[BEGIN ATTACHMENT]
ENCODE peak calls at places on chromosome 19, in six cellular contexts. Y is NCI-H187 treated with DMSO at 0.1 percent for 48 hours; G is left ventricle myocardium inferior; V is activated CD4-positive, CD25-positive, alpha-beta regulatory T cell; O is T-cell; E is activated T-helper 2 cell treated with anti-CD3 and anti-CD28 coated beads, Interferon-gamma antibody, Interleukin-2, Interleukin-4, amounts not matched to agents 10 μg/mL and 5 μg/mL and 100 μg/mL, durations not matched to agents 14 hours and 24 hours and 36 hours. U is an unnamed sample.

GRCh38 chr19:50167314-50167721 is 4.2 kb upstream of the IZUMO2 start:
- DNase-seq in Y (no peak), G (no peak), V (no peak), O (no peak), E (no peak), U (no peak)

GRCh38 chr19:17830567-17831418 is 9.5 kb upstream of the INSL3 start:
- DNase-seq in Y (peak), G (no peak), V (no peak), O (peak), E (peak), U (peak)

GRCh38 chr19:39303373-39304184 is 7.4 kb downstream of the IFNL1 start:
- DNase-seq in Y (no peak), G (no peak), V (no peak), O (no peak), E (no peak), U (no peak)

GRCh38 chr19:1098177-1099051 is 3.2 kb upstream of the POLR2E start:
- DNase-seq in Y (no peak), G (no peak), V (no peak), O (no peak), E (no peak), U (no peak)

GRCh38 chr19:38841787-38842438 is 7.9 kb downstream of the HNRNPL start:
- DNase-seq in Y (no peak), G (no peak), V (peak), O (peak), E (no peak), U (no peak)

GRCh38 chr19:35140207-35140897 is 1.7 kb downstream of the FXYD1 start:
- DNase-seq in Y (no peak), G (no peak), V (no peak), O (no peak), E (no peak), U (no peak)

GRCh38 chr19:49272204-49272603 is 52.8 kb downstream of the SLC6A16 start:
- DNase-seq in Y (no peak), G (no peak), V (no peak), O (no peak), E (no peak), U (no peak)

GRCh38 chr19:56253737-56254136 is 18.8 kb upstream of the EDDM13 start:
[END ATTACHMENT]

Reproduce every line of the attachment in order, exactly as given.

ENCODE peak calls at places on chromosome 19, in six cellular contexts. Y is NCI-H187 treated with DMSO at 0.1 percent for 48 hours; G is left ventricle myocardium inferior; V is activated CD4-positive, CD25-positive, alpha-beta regulatory T cell; O is T-cell; E is activated T-helper 2 cell treated with anti-CD3 and anti-CD28 coated beads, Interferon-gamma antibody, Interleukin-2, Interleukin-4, amounts not matched to agents 10 μg/mL and 5 μg/mL and 100 μg/mL, durations not matched to agents 14 hours and 24 hours and 36 hours. U is an unnamed sample.

GRCh38 chr19:50167314-50167721 is 4.2 kb upstream of the IZUMO2 start:
- DNase-seq in Y (no peak), G (no peak), V (no peak), O (no peak), E (no peak), U (no peak)

GRCh38 chr19:17830567-17831418 is 9.5 kb upstream of the INSL3 start:
- DNase-seq in Y (peak), G (no peak), V (no peak), O (peak), E (peak), U (peak)

GRCh38 chr19:39303373-39304184 is 7.4 kb downstream of the IFNL1 start:
- DNase-seq in Y (no peak), G (no peak), V (no peak), O (no peak), E (no peak), U (no peak)

GRCh38 chr19:1098177-1099051 is 3.2 kb upstream of the POLR2E start:
- DNase-seq in Y (no peak), G (no peak), V (no peak), O (no peak), E (no peak), U (no peak)

GRCh38 chr19:38841787-38842438 is 7.9 kb downstream of the HNRNPL start:
- DNase-seq in Y (no peak), G (no peak), V (peak), O (peak), E (no peak), U (no peak)

GRCh38 chr19:35140207-35140897 is 1.7 kb downstream of the FXYD1 start:
- DNase-seq in Y (no peak), G (no peak), V (no peak), O (no peak), E (no peak), U (no peak)

GRCh38 chr19:49272204-49272603 is 52.8 kb downstream of the SLC6A16 start:
- DNase-seq in Y (no peak), G (no peak), V (no peak), O (no peak), E (no peak), U (no peak)

GRCh38 chr19:56253737-56254136 is 18.8 kb upstream of the EDDM13 start: